Color Spotlight: Yellow Ochre (PY42 or PY43)

Holbein – Yellow Ochre (PY42)

Yellow ochre is the most yellow of the earth tones, usually made from PY42 (synthetic yellow iron oxide) or PY43 (natural yellow iron oxide).

Experiment Results

Yellow ochres can have a wide variety of characteristics; some are granulating and some non-, some are more opaque than others. The color can also vary with some being much more brownish or orangey, and looking more similar to what I think of a Raw Sienna.

Holbein’s synthetic Yellow Ochre is one of the yellower ones; it has has a bright, cheerful color that’s more “goldenrod” than a yellow, but much yellower than most earth tones.

Gradient: A wider range than most yellows, this goes from a deep goldenrod to a pale yellow that is slightly muted and orangey compared to, say, Hansa Yellow, but still recognizably yellow. In the context of a sunrise I think this would very much read as yellow.

Opacity: I messed up the opacity test here by trying to cover the black line before the ink had dried and ended up mixing the colors… but an opacity test on a separate sheet made me concur with the Holbein rating of semi-transparent.

Glazing: Glazes over itself to a deep, muted, yellow-orange.


Lightfastness test for HO Yellow Ochre (PY42). Left: window swatch, exposed to western light in Boston, MA, from July 22-December 9, 2023. Right: Protected strip.

Hmm… the protected strip has some darker paint at the top but I think this is largely because of the way I originally painted it. The connecting parts look the same. I don’t see a lot of fading in the bottom. I’m going to say this is an A.

Comparison to Other Brands

Da Vinci – Yellow Ochre (PY43)

Da Vinci – Yellow Ochre (PY43)

A fairly typical yellow ochre, this one made from the natural PY43 iron oxide pigment. I find this hue a bit dull compared to Holbein’s. Where Holbein is a goldenrod that gently deepens to an warm orangey toasted brown, this deepens to more of a cool, almost greenish brown. It is quite opaque.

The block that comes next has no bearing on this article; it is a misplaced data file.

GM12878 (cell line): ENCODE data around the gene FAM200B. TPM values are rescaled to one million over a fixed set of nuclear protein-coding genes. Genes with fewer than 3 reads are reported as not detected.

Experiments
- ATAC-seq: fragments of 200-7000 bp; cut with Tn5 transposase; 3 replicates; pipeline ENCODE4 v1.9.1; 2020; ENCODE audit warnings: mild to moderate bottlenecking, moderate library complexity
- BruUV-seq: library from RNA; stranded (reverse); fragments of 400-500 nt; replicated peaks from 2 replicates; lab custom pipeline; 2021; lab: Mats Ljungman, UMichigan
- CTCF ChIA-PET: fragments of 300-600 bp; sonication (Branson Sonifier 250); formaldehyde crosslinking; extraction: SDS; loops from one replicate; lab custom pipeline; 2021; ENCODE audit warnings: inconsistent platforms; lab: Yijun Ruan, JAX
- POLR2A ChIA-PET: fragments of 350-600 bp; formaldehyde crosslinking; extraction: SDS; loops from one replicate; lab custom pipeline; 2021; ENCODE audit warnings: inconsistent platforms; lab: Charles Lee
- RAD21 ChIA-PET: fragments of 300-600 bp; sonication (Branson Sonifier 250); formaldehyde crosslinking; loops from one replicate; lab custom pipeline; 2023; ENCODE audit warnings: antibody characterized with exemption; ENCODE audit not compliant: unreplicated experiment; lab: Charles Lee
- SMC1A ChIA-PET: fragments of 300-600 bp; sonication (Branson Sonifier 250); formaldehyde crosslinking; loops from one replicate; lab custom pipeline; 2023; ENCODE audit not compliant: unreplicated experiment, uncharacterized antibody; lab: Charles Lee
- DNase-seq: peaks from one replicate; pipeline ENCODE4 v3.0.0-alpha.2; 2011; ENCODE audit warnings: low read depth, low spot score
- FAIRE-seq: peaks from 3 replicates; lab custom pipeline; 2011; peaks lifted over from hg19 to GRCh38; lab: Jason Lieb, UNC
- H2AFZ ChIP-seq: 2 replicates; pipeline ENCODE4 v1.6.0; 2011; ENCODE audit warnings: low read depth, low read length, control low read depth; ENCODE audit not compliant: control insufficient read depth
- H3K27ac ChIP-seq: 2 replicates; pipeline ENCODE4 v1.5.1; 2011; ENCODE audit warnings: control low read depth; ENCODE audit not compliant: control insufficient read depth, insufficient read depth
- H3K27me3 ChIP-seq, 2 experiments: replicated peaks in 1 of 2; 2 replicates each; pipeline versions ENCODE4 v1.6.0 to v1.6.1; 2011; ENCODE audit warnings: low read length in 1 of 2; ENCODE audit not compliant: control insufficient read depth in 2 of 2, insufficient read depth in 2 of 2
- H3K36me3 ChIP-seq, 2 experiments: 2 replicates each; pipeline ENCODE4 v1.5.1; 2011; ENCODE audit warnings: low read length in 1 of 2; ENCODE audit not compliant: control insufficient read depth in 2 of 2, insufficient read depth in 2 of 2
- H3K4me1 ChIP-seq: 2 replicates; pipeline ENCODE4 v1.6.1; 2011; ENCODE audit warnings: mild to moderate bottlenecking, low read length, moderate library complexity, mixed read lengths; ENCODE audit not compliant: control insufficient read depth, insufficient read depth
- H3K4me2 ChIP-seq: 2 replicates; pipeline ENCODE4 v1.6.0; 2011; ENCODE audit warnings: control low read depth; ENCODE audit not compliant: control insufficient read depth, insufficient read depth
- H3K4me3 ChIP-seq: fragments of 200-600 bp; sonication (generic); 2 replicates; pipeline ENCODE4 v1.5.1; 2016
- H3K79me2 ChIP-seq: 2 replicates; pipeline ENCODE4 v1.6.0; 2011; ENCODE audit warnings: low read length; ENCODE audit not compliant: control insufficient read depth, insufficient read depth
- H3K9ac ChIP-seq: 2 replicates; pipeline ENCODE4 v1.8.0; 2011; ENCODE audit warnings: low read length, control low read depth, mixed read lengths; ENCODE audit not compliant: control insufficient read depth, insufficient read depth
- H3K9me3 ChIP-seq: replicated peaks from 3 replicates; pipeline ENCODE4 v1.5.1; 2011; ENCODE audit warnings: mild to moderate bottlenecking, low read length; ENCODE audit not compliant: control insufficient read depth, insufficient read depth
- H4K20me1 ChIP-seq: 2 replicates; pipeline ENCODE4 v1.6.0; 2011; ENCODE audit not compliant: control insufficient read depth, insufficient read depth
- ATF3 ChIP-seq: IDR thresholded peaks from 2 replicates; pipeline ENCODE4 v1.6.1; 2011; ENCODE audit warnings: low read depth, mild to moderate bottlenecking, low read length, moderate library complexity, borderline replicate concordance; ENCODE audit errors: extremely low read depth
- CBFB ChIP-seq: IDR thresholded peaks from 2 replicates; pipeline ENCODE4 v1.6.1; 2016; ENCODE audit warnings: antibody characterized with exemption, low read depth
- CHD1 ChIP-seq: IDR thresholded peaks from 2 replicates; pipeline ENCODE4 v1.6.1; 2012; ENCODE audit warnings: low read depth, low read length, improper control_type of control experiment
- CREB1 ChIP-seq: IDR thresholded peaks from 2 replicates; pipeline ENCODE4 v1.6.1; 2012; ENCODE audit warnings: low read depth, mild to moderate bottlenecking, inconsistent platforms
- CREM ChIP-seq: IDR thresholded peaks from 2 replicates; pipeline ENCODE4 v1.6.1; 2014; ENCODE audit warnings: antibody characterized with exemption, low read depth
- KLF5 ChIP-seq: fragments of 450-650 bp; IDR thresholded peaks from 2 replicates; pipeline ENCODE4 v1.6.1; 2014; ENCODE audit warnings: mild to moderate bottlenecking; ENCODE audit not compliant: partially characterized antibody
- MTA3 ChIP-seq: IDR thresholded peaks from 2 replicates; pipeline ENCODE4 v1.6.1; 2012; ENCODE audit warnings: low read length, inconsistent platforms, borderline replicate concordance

Lightfastness test for DV Yellow Ochre (PY43). Left: window swatch, exposed to western light in Boston, MA, from July 23-December 9, 2023. Right: Protected strip.

I see no difference. Great!

Da Vinci – Raw Sienna Deep (PY42)

Da Vinci – Raw Sienna Deep (PY42)

Raw Sienna is typically made from PBr7, but Raw Sienna Deep isn’t a raw sienna – it’s a synthetic yellow oxide (PY42). Compared to DV’s natural Yellow Ochre, this is a similar color (perhaps a bit more brown and less yellow), but is much more transparent and granulating. I find it a bit on the weak/sticky side (a seemingly high proportion of binder to pigment). I prefer DS Monte Amiata Natural Sienna, which has a similar hue and properties but which I personally find more pleasant to swatch.

Winsor & Newton – Gold Ochre (PY42)

Winsor & Newton – Gold Ochre (PY42)

WN Gold Ochre, made from the synthetic yellow iron oxide PY42, leans in the other direction hue-wise, and goes way orange. It’s a butternut squash color that is more orange than DV Yellow Ochre, MANS, or even DV Raw Sienna (in the comparison at the bottom). A semi-opaque color that’s prone to blooms, I found this one a bit tricky to handle, but the hue really appeals to me. Gold Ochre, along with Winsor Orange (Red Shade), are the basis for my canyon colors in this Monument Valley sketch:

Monument Valley, November 10, 2022. Colors: Canyon colors are mostly WN Gold Ochre and WN Winsor Orange (Red Shade), dusted with a bit of DS Quinacridone Burnt Orange, with DV Burnt Umber and Holbein Indigo for shadows. Sky is DV Phthalo Blue (Red Shade) to DV Hansa Yellow Light.

Greenleaf & Blueberry – Yellow Ochre (PY43)

Greenleaf & Blueberry – Yellow Ochre (PY43)

I was prepared to love this pricey version, but I found it weak.

Comparison to Other Colors

Quinacridone Gold

A mix of Nickel Azo Yellow and Quin Burnt Orange, Quin Gold is a vivid and glowing alternative to a traditional yellow ochre. As an earth tone resister, I initially used Quin Gold for all my Ochre needs, and on a hue level, it works. But the properties of the paints are very different:

  • Quin Gold is transparent, YO is opaque or semi-opaque
  • Quin Gold is staining, YO is liftable
  • Quin Gold is extremely dispersive and explodes into any nearby water or wet colors, YO is much more polite
  • Quin Gold mixes green very readily, where Yellow Ochre resists mixing green

Neither is inherently better, but one may be better for your specific use case.

Monte Amiata Natural Sienna

Monte Amiata Natural Sienna vs Yellow Ochre
DS Monte Amiata Natural Sienna (PBr7), left, vs. Holbein Yellow Ochre (PY42), right

Daniel Smith’s Monte Amiata Natural Sienna (MANS) is the yellowest version I’ve seen of the traditional sienna/brown pigment PBr7. In terms of hue, it’s remarkably similar to Yellow Ochre, especially Holbein’s warmer version.